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Archive Album Review: Finding St Kilda by Axis Of

Hailing from the north coast of Northern Ireland, punk rockers Axis Of finally release their début album  Finding St Kilda on the 18th March. It's a crushing blend of punk riffs, pop hooks and impassioned vocals. Axis Of have been touring for what seems like forever, kicking up a raucous punk storm wherever they go. If you've had the pleasure seeing the band before you'll be well aware of their incendiary live shows, but just how successfully does this translate onto record?

Well, it all sounds a little different….

But my goodness that difference brings Axis Of up several rungs on the ladder. Make no mistake Finding St Kilda is absolutely brilliant. Sure at times it may sound a little discordant and the shouted vocals may not be to everybody tastes, but this all goes to serve up a real gem of an album.

Previous live favourites have been given a whole new lease of life. ‘The World’s Oldest Computer’ already had a fantastic riff, the tinkering has made it phenomenal – adding real power and depth. Even with all the crushingly heavy riffs and rough vocals it doesn’t take much to notice the pop sensibilities simmering just below the surface throughout the album.

Opening track ‘Cardiel’ gets Finding St Kilda of to a storming start, from its assured intro through to it’s breakdown and build up at the midway point, it’s a high point that the album never dips from. Third track ‘We Dine On Seeds’ may well be one of the best known Axis Of songs, but placed on this album it still sounds every bit as fresh as it did the first time you heard it.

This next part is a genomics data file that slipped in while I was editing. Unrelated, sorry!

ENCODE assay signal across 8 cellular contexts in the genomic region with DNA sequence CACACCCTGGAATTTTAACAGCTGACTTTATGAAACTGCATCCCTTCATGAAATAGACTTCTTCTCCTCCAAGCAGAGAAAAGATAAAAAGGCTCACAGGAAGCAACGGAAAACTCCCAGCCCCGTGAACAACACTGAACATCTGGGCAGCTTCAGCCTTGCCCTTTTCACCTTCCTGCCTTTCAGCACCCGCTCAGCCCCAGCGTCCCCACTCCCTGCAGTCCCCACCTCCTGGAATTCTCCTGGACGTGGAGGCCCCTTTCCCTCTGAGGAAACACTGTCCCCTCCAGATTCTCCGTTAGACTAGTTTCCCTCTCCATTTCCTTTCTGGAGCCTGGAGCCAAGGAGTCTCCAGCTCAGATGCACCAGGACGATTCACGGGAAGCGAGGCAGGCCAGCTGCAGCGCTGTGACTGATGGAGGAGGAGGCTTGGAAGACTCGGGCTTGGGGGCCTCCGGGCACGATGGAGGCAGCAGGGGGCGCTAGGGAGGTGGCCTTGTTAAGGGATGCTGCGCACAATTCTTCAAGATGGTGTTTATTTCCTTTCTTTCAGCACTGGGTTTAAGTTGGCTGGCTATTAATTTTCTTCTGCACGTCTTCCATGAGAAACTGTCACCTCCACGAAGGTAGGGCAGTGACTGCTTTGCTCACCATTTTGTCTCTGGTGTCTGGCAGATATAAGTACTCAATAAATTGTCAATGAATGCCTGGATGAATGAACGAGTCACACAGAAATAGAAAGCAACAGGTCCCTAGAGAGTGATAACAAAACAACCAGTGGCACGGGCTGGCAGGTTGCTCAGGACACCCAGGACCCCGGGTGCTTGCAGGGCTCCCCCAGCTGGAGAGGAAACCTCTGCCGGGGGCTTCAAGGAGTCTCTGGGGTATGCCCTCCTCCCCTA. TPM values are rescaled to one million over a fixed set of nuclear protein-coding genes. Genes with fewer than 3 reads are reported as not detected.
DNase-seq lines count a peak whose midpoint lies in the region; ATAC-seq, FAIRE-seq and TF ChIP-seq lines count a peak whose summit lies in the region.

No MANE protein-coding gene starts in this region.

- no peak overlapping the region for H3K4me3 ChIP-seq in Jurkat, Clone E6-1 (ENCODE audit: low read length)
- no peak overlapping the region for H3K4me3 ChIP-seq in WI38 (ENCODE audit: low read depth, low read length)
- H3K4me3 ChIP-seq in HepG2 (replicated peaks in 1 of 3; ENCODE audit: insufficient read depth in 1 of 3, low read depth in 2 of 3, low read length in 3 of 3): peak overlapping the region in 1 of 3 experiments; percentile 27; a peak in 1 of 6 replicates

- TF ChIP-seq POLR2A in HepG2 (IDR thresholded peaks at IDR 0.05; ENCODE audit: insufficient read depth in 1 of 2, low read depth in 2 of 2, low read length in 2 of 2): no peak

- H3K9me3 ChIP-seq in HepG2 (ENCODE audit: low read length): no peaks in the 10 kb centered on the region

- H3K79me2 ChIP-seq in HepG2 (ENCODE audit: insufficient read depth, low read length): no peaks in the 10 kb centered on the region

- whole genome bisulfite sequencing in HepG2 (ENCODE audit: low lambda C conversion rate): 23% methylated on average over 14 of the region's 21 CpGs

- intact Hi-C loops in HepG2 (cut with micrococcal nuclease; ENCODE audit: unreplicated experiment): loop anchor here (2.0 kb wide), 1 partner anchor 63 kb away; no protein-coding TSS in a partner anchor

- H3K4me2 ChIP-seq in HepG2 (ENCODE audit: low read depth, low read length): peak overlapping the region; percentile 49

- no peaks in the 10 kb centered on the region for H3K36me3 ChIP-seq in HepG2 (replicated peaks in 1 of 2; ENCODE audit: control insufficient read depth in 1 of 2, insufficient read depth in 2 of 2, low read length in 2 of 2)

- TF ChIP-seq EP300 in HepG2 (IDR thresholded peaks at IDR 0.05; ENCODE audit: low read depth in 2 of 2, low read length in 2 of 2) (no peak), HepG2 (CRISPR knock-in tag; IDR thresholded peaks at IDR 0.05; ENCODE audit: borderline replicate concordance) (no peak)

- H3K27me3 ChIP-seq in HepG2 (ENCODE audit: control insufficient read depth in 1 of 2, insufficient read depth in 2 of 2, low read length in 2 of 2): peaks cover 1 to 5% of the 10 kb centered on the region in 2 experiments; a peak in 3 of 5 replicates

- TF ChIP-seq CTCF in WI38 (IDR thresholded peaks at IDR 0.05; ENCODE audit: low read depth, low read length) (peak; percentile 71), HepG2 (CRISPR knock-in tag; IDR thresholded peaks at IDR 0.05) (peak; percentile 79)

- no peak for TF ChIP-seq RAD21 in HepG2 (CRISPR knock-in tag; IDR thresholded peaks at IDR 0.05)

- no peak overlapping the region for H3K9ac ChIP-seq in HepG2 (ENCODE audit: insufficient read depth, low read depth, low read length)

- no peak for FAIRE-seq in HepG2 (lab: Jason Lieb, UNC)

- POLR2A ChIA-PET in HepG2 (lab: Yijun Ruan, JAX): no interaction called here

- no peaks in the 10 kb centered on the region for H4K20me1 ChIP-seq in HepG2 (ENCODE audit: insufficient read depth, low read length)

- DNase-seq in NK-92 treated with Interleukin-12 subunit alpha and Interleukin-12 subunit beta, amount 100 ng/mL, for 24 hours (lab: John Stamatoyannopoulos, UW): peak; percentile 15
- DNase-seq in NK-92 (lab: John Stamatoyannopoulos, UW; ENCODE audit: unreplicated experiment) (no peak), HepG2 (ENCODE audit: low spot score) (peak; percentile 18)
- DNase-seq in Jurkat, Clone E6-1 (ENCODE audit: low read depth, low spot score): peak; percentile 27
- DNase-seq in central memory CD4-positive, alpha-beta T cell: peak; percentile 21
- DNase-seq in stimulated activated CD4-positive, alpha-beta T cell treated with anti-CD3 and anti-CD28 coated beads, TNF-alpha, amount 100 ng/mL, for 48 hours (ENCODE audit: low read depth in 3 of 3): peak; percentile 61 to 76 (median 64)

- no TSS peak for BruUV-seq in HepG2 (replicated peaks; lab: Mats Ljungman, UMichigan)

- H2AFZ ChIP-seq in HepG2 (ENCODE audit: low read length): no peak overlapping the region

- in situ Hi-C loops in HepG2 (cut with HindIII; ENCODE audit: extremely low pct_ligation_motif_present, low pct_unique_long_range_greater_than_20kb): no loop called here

Finding St Kilda is absolutely rammed with bubbling punk energy. The short and furious burst of ‘Aung’ sums the album up perfectly. There’s a maniacal grunge feel. Imagine the punkier moments of Nirvana, put this through a blender with Torche and Converge and you’ll be close this awesome little track. Following track ‘Stan Winston’s Rough Seas’ goes for a different tact, and after only two listens you’d be hard pushed not to sing along. ‘Brobdingnagian’ may be another old school Axis Of favourite, but there’s subtle reworkings of the riffs and again it gives the track a fantastic new lease of life.

‘Written In Big Ink’ is simply superb. It’s short, but within you have some wonderfully brutal riffs and angst. There’s a hint of a Therapy? influence in there somewhere just beneath the covers. ‘Mapping St Kilda’ carries on the big riffs, but with an added pop hook. It’s the most complete sounding track on the album, again it’s superb and cannot be faulted.

With the final two tracks ‘Edge of the Canebrake’ and ‘Lifehammer’ Finding St Kilda comes to a brilliantly raucous ending. The guitar work and dual vocals on ‘Edge of Canebrake’ are a joy and make for an expansive sound. With ‘Lifehammer’ you get a life affirming sing-a-long to round things up.

It’s hard to find fault with Finding St Kilda. There’s not a weak track, superb from start to finish, an essential addition to anybody’s record collection.

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